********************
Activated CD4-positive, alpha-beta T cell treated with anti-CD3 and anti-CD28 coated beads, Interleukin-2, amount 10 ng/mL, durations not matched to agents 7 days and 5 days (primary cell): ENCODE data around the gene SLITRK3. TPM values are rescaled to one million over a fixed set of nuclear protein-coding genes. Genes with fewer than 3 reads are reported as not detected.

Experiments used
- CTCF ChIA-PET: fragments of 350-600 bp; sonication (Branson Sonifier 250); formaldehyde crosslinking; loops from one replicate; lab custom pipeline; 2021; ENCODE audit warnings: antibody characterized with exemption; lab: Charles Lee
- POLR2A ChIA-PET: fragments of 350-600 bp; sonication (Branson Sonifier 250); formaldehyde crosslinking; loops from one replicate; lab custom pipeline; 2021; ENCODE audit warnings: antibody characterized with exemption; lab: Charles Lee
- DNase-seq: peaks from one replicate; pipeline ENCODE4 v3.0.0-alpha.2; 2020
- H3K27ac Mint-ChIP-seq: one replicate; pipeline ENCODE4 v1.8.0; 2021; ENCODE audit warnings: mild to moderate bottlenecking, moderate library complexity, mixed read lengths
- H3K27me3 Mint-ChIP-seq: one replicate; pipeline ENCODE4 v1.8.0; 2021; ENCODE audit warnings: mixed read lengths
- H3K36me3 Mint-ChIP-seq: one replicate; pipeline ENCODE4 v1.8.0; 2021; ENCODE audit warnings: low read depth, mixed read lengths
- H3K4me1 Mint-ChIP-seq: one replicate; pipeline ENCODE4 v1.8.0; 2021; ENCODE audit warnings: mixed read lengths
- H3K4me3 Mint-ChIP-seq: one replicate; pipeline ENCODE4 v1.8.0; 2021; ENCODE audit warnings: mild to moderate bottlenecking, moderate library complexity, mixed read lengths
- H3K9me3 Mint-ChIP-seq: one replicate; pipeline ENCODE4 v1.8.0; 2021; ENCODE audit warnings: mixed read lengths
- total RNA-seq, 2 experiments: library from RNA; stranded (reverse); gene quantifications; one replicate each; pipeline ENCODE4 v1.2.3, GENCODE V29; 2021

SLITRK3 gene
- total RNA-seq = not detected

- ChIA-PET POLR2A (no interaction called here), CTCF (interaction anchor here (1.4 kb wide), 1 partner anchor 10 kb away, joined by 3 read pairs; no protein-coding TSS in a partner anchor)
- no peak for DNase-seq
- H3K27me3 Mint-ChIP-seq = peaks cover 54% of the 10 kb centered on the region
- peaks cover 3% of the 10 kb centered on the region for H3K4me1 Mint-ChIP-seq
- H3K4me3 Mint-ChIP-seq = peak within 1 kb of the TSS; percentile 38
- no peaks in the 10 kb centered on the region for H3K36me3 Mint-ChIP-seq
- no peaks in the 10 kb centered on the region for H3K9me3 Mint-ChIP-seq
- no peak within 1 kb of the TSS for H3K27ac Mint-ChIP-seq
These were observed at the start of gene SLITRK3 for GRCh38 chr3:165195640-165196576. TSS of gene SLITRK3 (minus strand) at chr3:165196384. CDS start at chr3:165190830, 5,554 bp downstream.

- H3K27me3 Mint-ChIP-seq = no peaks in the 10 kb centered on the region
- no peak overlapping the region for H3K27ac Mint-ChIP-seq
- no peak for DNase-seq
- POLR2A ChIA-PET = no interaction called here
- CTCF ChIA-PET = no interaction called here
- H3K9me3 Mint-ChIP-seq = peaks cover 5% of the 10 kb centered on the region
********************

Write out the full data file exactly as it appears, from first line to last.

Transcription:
Activated CD4-positive, alpha-beta T cell treated with anti-CD3 and anti-CD28 coated beads, Interleukin-2, amount 10 ng/mL, durations not matched to agents 7 days and 5 days (primary cell): ENCODE data around the gene SLITRK3. TPM values are rescaled to one million over a fixed set of nuclear protein-coding genes. Genes with fewer than 3 reads are reported as not detected.

Experiments used
- CTCF ChIA-PET: fragments of 350-600 bp; sonication (Branson Sonifier 250); formaldehyde crosslinking; loops from one replicate; lab custom pipeline; 2021; ENCODE audit warnings: antibody characterized with exemption; lab: Charles Lee
- POLR2A ChIA-PET: fragments of 350-600 bp; sonication (Branson Sonifier 250); formaldehyde crosslinking; loops from one replicate; lab custom pipeline; 2021; ENCODE audit warnings: antibody characterized with exemption; lab: Charles Lee
- DNase-seq: peaks from one replicate; pipeline ENCODE4 v3.0.0-alpha.2; 2020
- H3K27ac Mint-ChIP-seq: one replicate; pipeline ENCODE4 v1.8.0; 2021; ENCODE audit warnings: mild to moderate bottlenecking, moderate library complexity, mixed read lengths
- H3K27me3 Mint-ChIP-seq: one replicate; pipeline ENCODE4 v1.8.0; 2021; ENCODE audit warnings: mixed read lengths
- H3K36me3 Mint-ChIP-seq: one replicate; pipeline ENCODE4 v1.8.0; 2021; ENCODE audit warnings: low read depth, mixed read lengths
- H3K4me1 Mint-ChIP-seq: one replicate; pipeline ENCODE4 v1.8.0; 2021; ENCODE audit warnings: mixed read lengths
- H3K4me3 Mint-ChIP-seq: one replicate; pipeline ENCODE4 v1.8.0; 2021; ENCODE audit warnings: mild to moderate bottlenecking, moderate library complexity, mixed read lengths
- H3K9me3 Mint-ChIP-seq: one replicate; pipeline ENCODE4 v1.8.0; 2021; ENCODE audit warnings: mixed read lengths
- total RNA-seq, 2 experiments: library from RNA; stranded (reverse); gene quantifications; one replicate each; pipeline ENCODE4 v1.2.3, GENCODE V29; 2021

SLITRK3 gene
- total RNA-seq = not detected

- ChIA-PET POLR2A (no interaction called here), CTCF (interaction anchor here (1.4 kb wide), 1 partner anchor 10 kb away, joined by 3 read pairs; no protein-coding TSS in a partner anchor)
- no peak for DNase-seq
- H3K27me3 Mint-ChIP-seq = peaks cover 54% of the 10 kb centered on the region
- peaks cover 3% of the 10 kb centered on the region for H3K4me1 Mint-ChIP-seq
- H3K4me3 Mint-ChIP-seq = peak within 1 kb of the TSS; percentile 38
- no peaks in the 10 kb centered on the region for H3K36me3 Mint-ChIP-seq
- no peaks in the 10 kb centered on the region for H3K9me3 Mint-ChIP-seq
- no peak within 1 kb of the TSS for H3K27ac Mint-ChIP-seq
These were observed at the start of gene SLITRK3 for GRCh38 chr3:165195640-165196576. TSS of gene SLITRK3 (minus strand) at chr3:165196384. CDS start at chr3:165190830, 5,554 bp downstream.

- H3K27me3 Mint-ChIP-seq = no peaks in the 10 kb centered on the region
- no peak overlapping the region for H3K27ac Mint-ChIP-seq
- no peak for DNase-seq
- POLR2A ChIA-PET = no interaction called here
- CTCF ChIA-PET = no interaction called here
- H3K9me3 Mint-ChIP-seq = peaks cover 5% of the 10 kb centered on the region